It is time for the majority of bluefin tuna users to push for the elimination of purse seining of this valuable resource in the western North Atlantic ocean. It seems to me that the remaining vessels in this fleet have survived catching other fish and they should make that a full time effort. This is a great opportunity to support the small boat fleet and create a greater socio-economic value from the public trust resource. Maybe this should be part of the Magnusson-Stevens Act re-authorization or maybe it can be a regulatory fix. Whatever the answer, it will not get done without a lot of us making it happen.
“Ever see any of those silver carp out here? You know the ones that have knocking people out of their boats lately.”
One night a few years ago a buddy and I were motoring out of the camp canal into a bayou for a night of frogging. Sweeping the banks with a big spotlight while the short shaft mud motor shoved us into the first turn of the bayou, it was a question I just had to ask.
“Nope, not the first one,” came a somewhat refreshing answer. But it wasn’t until I snatched the first frog from a 6 inch deep pond did I stop looking for 60 pound missiles launched from the deep to come flying into the boat. And it wasn’t until 351 frogs later when we had to return to camp back through that deep canal that I again thought about those dreaded silver carp everyone‘s been talking about.
Three hundred and fifty–two frogs caught and cleaned by 2 drivers and 2 catchers have a tendency to take lots of things off your mind. But the big frog explosion of 2003 is definitely another story for another time.
In case you’ve managed to escape the media onslaught about our state’s latest boating hazard, there have been several reports of nighttime boaters being “blindsided” while running in canals, rivers, bayous and backwaters. The culprit – the silver carp. And, more and more of them are finding a home in coastal lakes, rivers and marshes across South Louisiana.
The silver carp (Hypopthalmichthys molitrix) is but one of the latest outdoor “aliens” that has found the Bayou State to its liking. And like its predecessors the fire ant, hyacinth, nutria, coyote, salvinia and zebra mussel, it’s not a welcome immigrant.
Say, why are all the non-native, invasive species bad guys? Why can’t Louisiana ever be besieged by the likes of rainbow trout, walleyes, small mouth bass, caribou, elk, pronghorn sheep or any of the good guys that wouldn’t threaten to clog up or eat up all of our precious fish, wildlife and habitat? No sir, we always seem to attract the bad actors that threaten to squeeze out our favorite fish and game species. Just once I’d like to like to see us invaded by so many ring-necked pheasants and grouse that we’d have to have year-round open seasons just to keep them from overrunning the state.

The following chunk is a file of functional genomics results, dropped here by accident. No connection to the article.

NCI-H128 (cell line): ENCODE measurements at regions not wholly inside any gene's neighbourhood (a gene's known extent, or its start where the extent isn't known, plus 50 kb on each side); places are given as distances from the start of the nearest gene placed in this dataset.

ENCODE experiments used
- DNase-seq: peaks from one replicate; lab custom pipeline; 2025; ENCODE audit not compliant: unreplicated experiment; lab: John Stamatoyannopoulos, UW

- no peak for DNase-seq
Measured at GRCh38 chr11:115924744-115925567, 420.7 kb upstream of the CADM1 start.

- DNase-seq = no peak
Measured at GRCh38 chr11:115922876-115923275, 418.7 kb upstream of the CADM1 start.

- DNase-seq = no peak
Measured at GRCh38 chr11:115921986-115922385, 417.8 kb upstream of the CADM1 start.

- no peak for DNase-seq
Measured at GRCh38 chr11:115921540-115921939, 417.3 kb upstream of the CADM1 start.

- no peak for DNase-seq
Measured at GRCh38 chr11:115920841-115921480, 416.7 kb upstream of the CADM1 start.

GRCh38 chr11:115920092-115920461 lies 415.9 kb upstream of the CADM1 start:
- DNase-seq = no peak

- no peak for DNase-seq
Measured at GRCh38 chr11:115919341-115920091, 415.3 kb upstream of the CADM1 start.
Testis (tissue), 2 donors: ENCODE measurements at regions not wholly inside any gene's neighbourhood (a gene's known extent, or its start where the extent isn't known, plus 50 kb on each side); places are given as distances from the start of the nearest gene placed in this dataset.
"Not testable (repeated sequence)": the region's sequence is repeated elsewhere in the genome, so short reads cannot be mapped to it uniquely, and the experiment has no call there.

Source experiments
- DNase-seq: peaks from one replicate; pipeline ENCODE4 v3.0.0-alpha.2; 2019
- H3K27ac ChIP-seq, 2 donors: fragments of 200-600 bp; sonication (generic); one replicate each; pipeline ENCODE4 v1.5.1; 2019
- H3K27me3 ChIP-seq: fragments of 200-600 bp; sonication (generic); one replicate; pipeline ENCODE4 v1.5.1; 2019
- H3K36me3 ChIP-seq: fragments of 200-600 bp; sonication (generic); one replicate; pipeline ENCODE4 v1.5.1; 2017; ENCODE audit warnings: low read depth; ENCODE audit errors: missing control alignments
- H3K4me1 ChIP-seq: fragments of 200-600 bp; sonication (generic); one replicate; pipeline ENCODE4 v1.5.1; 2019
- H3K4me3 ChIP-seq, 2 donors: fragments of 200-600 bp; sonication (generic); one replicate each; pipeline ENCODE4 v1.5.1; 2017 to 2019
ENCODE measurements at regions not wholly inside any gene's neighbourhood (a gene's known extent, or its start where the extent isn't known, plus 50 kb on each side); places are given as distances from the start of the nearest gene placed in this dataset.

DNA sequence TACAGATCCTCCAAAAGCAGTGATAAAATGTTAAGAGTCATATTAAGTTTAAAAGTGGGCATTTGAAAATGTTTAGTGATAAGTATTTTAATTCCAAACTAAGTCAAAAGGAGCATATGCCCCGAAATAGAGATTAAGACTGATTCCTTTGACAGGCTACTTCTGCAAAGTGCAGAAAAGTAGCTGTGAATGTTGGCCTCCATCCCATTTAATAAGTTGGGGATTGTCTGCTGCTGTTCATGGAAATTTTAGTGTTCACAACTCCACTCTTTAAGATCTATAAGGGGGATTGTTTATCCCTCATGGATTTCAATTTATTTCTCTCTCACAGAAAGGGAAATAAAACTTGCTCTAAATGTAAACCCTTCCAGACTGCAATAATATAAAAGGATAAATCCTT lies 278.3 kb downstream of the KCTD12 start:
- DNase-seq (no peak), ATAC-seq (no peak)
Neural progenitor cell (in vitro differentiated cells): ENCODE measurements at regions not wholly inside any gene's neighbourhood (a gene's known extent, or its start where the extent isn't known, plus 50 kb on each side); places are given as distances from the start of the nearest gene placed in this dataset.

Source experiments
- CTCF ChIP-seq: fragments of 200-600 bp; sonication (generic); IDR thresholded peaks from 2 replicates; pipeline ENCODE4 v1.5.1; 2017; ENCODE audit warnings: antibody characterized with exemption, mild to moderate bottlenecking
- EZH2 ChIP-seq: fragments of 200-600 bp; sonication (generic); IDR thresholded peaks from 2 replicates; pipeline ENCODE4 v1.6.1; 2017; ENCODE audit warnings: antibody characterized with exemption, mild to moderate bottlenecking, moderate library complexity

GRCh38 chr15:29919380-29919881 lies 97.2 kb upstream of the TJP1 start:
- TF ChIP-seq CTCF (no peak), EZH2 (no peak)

The silver carp is one of the many members of the Asian carp family and has now been identified in the entire Mississippi River system and its tributaries. Like so many other cases of non-native infiltration, silver carp are an experiment gone awry. It’s believed they made their way here via Arkansas where they were introduced in catfish farms. Since they primarily feed on plankton and algae, their role was to keep ponds clean. But over the last 15 years they have escaped to the wild and haven’t looked back.
And like an NFL player who can run the ball as well as catch deep passes, the silver carp is what you might call a “double threat.” You see, because of their large appetites they can displace our native species by competing for food items required by young fry and fingerlings. That’s bad enough but silver carp also pose another threat – bodily injury or death to humans.
“They tend to jump when they are disturbed by a passing boat and at night they are more easily disoriented in the dark and they panic,” said fish biologist Dr. Glenn Thomas. “We’ve had many reports from froggers and other people traveling on waterways at night.” So many reports from such a widespread area that LDWF officials believe that silver carp may be present in just about every freshwater body in the state.
Nighttime incidents have been more prevalent, but it’s not only after-dark boaters who have to be concerned as carp encounters have occurred at all hours of day or night. “We would like for our fishers and other boaters to be aware that these fish are here. Being alert on the water is one of the first rules of boating safety, and now we have something new to be on the lookout for,” said Thomas. My grip on the side of the little flatboat tightened a little as those words echoed in my mind as I checked to make sure the drawstrings on the croaking sacks that bounced against my legs were secure.
As is the case with most of our intruders, there’s not much that can be done about the silver carp invasion. In fact, we now have so many foreigners presenting so many ecological problems that an “Invasive Species Task Force” has been recently formed to deal with the likes of silver carp. But without a viable commercial or recreational market to drive an industry, there’s no clear solution to controlling their spread. While they do have a slight tolerance for brackish water, the salty coast is about the only thing that stops carp in their tracks.
So is there anything positive about silver carp? Very little. Although the many species of carp make them one of the most abundant fish in North America, they are one of the least popular. For those who do fish carp, there’s an untapped potential. While very popular in Europe and Asia, carp don’t get much respect on this continent. Among the many nicknames is my all-time favorite – “sewer bass.” Part of the distaste for carp is exactly that – poor taste. That reputation is earned by the fish’s feeding habits and lifestyle, in other words, the “you are what you eat” syndrome. Which in the case of carp, they’re muck and mud. But according to Europeans and some Americans that may be true in certain situations but carp taken from many locations taste fine. Others say keeping them in clean, very cold water for a time will purge the muddiness and firm up an otherwise mushy flesh. In fact England’s unofficial patron saint of anglers chose the carp as one of his favorites. In his classic book, The Compleat Angler, he called it the “queen of rivers; a stately good and very subtle fish.”